"Um, I'll try."

Jones grunted to himself, then shuffled into the dining room and sat down in his chair. The clink of a spoon in a mug came from the kitchen.

"You only made one cup again?"

"Yes. I'm okay with water, thanks."

"Look, pour yourself one anyway, okay? If you're going to hang around here against my better judgement, you might as well learn to appreciate good tea."

"No, really. I can't drink it, I'm afraid. I overheat - no sweat glands, you see."

"Well, you learn something new every day. If dogs don't sweat, how come they still smell?"

"Um, I'm not sure. Here's your tea."

"About time, too. Well, sit down and drink your water."

"Thanks."

"At least you're easy to please. Now, keep quiet and listen; with a bit of luck, we can still catch the end of the news."


Jones stirred in his chair at the sound of a key turning in the front door.

"Peter?"

"Hi. I'll just go and put the kettle on."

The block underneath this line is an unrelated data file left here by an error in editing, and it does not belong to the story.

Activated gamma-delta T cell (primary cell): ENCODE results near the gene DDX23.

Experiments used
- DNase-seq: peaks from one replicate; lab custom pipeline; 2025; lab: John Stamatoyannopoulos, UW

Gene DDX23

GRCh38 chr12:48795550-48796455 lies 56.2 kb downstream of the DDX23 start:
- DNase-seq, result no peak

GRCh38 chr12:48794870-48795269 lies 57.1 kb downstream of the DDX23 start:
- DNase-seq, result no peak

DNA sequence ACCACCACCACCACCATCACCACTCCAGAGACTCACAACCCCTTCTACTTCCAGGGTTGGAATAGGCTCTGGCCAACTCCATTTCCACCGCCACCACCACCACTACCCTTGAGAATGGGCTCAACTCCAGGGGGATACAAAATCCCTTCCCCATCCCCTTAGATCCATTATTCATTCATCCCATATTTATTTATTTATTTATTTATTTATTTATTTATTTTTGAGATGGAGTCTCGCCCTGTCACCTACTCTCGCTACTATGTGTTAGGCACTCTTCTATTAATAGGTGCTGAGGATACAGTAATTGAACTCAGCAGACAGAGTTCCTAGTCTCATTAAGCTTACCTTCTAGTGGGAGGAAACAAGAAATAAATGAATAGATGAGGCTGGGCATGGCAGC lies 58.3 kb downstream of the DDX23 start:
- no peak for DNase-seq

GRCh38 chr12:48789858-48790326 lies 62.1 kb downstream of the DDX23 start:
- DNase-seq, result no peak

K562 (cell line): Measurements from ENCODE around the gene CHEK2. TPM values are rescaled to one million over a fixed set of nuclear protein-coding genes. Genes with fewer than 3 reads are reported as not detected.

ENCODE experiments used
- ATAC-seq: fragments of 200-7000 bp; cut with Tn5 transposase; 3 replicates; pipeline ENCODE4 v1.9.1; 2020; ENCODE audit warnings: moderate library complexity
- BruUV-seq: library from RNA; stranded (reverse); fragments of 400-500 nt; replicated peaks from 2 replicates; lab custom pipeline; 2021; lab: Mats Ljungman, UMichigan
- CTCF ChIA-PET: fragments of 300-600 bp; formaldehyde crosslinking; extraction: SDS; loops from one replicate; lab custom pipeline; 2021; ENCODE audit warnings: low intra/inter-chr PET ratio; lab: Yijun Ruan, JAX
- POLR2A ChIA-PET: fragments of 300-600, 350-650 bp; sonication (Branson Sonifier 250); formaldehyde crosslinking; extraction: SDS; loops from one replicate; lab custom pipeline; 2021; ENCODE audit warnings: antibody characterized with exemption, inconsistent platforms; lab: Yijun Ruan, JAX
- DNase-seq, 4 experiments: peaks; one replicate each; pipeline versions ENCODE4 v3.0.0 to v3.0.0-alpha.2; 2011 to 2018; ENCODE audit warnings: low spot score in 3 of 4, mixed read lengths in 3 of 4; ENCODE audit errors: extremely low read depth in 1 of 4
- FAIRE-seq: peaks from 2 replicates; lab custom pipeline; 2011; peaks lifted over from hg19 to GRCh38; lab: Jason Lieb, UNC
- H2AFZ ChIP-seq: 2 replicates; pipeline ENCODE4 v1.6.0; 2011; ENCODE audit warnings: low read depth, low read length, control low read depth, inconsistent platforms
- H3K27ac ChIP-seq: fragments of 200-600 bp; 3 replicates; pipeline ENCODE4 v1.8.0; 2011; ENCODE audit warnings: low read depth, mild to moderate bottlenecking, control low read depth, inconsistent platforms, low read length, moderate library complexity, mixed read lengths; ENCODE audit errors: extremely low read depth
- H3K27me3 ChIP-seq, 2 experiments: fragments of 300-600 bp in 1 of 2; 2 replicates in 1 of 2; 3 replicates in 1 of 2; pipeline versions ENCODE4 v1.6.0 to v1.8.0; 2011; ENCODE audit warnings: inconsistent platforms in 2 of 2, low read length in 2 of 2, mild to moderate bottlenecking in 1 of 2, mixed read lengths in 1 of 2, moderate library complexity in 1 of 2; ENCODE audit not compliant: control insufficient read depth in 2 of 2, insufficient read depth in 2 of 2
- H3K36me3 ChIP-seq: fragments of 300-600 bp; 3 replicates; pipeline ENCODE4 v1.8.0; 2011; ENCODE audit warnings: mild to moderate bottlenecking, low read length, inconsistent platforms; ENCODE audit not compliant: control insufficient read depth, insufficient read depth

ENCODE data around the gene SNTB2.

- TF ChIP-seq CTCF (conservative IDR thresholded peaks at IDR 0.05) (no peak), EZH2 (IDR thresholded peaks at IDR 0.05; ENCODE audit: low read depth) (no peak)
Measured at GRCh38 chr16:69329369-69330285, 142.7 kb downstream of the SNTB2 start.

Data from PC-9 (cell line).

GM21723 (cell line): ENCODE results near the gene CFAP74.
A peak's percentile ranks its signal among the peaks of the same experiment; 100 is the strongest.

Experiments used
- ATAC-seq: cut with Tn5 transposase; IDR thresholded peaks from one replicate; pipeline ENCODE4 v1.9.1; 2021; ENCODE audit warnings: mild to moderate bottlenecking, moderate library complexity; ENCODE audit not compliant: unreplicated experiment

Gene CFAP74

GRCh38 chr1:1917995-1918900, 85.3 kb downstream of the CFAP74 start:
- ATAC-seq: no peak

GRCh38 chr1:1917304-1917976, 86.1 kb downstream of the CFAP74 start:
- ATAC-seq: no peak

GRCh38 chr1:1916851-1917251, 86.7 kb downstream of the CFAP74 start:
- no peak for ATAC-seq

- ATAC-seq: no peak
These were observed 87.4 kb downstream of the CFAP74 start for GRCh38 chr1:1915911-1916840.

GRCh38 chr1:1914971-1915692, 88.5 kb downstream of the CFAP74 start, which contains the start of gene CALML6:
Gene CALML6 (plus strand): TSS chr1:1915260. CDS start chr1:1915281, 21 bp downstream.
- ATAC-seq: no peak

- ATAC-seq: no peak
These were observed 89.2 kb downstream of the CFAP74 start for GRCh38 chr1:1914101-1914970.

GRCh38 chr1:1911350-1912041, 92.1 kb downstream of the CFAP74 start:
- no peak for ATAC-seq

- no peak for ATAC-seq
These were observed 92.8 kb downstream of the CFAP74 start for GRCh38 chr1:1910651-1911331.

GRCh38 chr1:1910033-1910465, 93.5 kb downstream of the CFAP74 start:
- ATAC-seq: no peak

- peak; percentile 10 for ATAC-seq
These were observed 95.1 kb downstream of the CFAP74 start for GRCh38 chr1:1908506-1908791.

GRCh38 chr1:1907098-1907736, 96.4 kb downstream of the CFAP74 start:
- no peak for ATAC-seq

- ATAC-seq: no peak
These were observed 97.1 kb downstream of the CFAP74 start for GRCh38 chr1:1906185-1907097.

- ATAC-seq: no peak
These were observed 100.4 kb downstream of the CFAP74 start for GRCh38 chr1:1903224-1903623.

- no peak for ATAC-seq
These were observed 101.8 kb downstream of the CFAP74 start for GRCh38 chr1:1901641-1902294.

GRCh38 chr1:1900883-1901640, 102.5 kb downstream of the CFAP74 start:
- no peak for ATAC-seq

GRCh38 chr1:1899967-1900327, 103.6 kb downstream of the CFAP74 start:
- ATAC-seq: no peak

"Um. There's something in the kitchen for you. Just, you know, to say thank you for the last six weeks."

"Really? Thanks, but you shouldn't have."

"It's nothing. What's that banging noise?"

"That was my tail. It sort of wagged into the bin - but it's okay, nothing got spilled. Um, where is it, please?"

"On top of the bread bin."

"But there's nothing there apart - dog biscuits?"

"Dog treats. They've got some sort of fake chocolate in them which is safe to eat."

"Actually, I'm okay with chocolate."

"No you're not. It's poisonous to dogs."

"But I'm not a dog."

"Well, try it anyway. They didn't come cheap, you know."

The sound of a tentative sniff, a bite and then a bowl being filled and rapid lapping came from the kitchen.

"Well?"

The lapping stopped. "It didn't taste very nice. Sorry."

"Oh, for God's sake. Find a digestive biscuit or something, then. And then make the tea."

A pause, while the kettle boiled. Then, "Peter?"

"Yes?"

"What's it like then? Being a dog, I mean."

"Well, like I said, I'm not actually a dog. I just look like one."

"You know what I mean. And besides, you don't just look like a dog: you act like one too."

"I'm not sure I understand."